A land manager recently contacted me with questions about overseeding alfalfa. Her alfalfa stand is diminishing but not to the point of giving up on it. Rachael Long, Yolo County farm advisor, Dan Putnam, UC Davis alfalfa specialist, and Mick Canevari, San Joaquin County farm advisor emeritus, presented on this topic at the Alfalfa and Forage Symposium a few years back and wrote up a proceedings paper on this topic. Additionally, there is a production manual which is available through the UC ANR catalog.
The table below names seeding rates for various annual and perennial species that could be overseeded into alfalfa. The rates have a range (e.g. 4-8 lbs/acre). First, consider the field conditions and the alfalfa stand in order to pinpoint a rate in that range. For example, if the alfalfa is sparse, <3-5 plants/ft2, then perhaps aim on the high end of that range.
Table. Seeding dates and rates for crops overseeded into alfalfa for the Sacramento and San Joaquin Valleys. In the Intermountain Region (Northern California) annual grasses are planted February to April; perennial grasses are planted August to September or March to April. (Table courtesy Long, Putnam, and Canevari, 2003)
If two overseeded species are desired (e.g. one grass and one legume), then the seeding rate could be reduced by 25-30% for both species. So, for example, if orchardgrass and red clover are to be planted over a sparse alfalfa field, then instead of planting the high rates of both, 8 and 12 lbs/acre, respectively, the rates could be reduce 25% to 6 and 9 lbs/acre, respectively, when planting both species.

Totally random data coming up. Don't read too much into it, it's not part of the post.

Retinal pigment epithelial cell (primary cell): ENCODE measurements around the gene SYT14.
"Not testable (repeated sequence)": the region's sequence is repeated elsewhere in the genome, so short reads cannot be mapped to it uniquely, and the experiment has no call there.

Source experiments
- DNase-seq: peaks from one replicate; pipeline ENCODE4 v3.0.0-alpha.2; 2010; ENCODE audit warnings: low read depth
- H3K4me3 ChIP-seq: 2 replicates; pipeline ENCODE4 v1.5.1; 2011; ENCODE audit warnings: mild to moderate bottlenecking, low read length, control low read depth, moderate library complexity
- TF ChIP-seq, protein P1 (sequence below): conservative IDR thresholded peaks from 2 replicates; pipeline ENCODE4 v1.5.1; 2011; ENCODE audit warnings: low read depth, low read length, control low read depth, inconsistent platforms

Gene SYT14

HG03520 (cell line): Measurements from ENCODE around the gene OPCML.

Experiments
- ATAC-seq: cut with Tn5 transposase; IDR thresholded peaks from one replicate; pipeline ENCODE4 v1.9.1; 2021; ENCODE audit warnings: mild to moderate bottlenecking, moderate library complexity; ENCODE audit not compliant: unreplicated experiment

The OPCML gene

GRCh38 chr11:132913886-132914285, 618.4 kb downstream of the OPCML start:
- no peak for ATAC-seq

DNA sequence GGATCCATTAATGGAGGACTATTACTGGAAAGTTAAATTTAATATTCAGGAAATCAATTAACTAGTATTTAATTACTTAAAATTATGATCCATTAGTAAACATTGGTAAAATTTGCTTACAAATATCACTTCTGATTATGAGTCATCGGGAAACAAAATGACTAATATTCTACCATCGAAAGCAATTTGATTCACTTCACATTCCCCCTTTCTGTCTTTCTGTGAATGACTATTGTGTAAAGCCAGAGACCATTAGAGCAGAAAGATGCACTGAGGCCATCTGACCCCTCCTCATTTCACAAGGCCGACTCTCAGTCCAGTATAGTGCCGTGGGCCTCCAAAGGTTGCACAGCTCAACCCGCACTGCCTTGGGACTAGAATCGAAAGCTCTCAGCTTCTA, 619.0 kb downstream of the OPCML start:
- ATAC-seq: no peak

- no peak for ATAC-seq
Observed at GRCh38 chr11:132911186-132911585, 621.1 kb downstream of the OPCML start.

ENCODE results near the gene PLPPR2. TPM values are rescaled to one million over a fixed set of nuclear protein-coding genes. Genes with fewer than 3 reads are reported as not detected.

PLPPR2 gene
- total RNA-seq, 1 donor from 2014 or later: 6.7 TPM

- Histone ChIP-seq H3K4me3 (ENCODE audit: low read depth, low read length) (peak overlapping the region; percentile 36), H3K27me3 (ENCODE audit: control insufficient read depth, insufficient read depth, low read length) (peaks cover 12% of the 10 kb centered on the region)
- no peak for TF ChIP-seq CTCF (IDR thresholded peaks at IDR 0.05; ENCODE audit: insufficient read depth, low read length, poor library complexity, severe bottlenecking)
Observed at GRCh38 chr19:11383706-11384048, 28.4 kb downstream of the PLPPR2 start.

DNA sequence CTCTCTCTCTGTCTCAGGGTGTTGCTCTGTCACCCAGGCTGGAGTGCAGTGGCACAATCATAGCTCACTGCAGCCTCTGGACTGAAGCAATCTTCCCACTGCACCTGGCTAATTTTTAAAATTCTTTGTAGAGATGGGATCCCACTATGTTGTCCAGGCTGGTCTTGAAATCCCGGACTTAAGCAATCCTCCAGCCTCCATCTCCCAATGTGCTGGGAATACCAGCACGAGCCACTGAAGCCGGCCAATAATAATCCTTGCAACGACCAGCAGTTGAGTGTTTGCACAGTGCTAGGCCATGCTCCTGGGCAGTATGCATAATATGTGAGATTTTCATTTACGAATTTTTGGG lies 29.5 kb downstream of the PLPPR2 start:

The reason it is not recommended to overseed with more than two species is because some of the species will outcompete others. The ryegrasses (annual and Italian) are very vigorous and could outcompete red clover, for example. Orchardgrass or tall fescue are best paired with red clover. Berseem clover and a ryegrass, however, could work well together because they have similar vigor and growth timing.
Overseeding should take place in the fall, and ground preparation is important. Scratch up the soil with a harrow; then broadcast the seed, and roll it to slightly cover the seed. Keep in mind that with broadcasting equipment, if seed size is different, the heavy seed may settle to the bottom, and it may not result in a uniform planting of both species. Ensure that seed is mixed well before broadcasting, or use a grain drill. If substantial rain isn't on the forecast, it is best to irrigate the newly overseeded crop to ensure a good stand.
With proper considerations, overseeding could extend the life of an alfalfa field by 2-3 years.